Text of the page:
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Sepsis: spotting the signs and symptoms of a blood infection

By Sarah Walker

Following the heart-breaking Coronation Street storyline where a character must consent to his son having his foot amputated after developing sepsis, our Sarah Tipton Walker looks at this little-understood illness. 

affects 123,000 people every year and can have long term consequences. These can include physical disabilities, slower functions and difficulties with everyday life. Tragically, it kills five people every hour in the UK and is “the most preventable cause of death and disability in Europe”.

is the body’s immune response to an infection attacking its own organs and tissues. Any infection may be enough to trigger and if left untreated or ignored, it can be life threatening and can lead to total organ failure.

The difficulty with is that the symptoms are often very similar to less serious illnesses such as throat infections, the flu or a stomach bug. This means that symptoms are often overlooked, which can be a missed opportunity for an early diagnosis.

People at a high risk of include:

  • the very young (under 1 year) and older people (over 75 years) or people who are very frail
  • people who have impaired immune systems because of illness or drugs
  • people taking long term steroids
  • people who have had surgery, or other invasive procedures, in the past 6 weeks
  • people with any cuts, burns, blisters or skin infections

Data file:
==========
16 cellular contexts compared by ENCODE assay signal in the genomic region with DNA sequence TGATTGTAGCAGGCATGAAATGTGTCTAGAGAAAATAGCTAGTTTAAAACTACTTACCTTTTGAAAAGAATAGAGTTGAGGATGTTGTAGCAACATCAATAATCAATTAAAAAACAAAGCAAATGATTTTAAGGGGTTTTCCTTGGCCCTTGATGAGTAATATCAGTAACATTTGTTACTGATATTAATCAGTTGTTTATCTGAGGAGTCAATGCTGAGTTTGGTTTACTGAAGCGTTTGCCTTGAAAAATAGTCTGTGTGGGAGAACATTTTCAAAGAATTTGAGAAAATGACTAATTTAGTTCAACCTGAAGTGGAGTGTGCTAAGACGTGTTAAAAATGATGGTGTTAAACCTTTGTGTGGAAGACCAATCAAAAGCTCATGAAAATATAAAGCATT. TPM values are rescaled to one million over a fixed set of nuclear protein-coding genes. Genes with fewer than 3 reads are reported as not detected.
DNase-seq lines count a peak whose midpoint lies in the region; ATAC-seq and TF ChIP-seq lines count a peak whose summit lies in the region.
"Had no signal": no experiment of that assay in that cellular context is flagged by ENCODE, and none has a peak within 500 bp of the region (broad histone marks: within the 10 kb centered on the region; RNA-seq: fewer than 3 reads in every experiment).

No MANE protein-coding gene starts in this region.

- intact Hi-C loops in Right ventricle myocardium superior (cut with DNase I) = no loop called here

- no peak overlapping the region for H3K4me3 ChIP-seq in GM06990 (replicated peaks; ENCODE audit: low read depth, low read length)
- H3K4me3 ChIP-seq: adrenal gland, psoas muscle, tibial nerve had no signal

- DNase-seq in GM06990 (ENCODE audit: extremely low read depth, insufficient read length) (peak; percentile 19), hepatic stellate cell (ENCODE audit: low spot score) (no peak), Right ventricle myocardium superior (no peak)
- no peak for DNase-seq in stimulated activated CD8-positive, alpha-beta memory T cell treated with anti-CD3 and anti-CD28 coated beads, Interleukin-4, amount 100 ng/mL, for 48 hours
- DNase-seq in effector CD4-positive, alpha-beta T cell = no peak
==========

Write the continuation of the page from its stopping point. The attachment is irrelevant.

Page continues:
• people who misuse drugs intravenously
  • people with indwelling lines or catheters
  • women who are pregnant, have given birth or had a miscarriage or termination.

Signs and symptoms of sepsis

The symptoms of are different in adults and children.

In adults, typical symptoms include:

  • Slurred words or confusion
  • Extreme shivering
  • Muscle pain
  • Severe breathlessness
  • Discoloured or mottled skin

Whereas in children, typical symptoms will include:

  • Fast breathing
  • Fits or seizures
  • Rashes that do not disappear upon application of pressure
  • Fatigue and difficult to wake

Sarah Tipton Walker , Director and Solicitor in the Clinical Negligence  department explains: “If is identified and diagnosed early, patients can often be prescribed a course of antibiotics and make a full recovery. Increasingly, we are being contacted by people where was misdiagnosed or the symptoms were not recognised. Often this can cause very serious injuries, or tragically it can be fatal.”

For more information visit:

If you have experienced a failure to diagnose sepsis or any similar problems please contact the medical negligence team at Switalskis Solicitors. To speak to a member of the team, please call us on 0800 138 0458 or send us a message via the contact form below.

Disclaimer: The contents of this article are for the purposes of general awareness only. They do not purport to constitute legal or professional advice, and the law may have changed since this article was published. Readers should not act on the basis of the information included and should take appropriate professional advice on their own particular circumstances.

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Sarah qualified as a Solicitor in 2001. She is a Director and Deputy Head of our Medical Negligence team.

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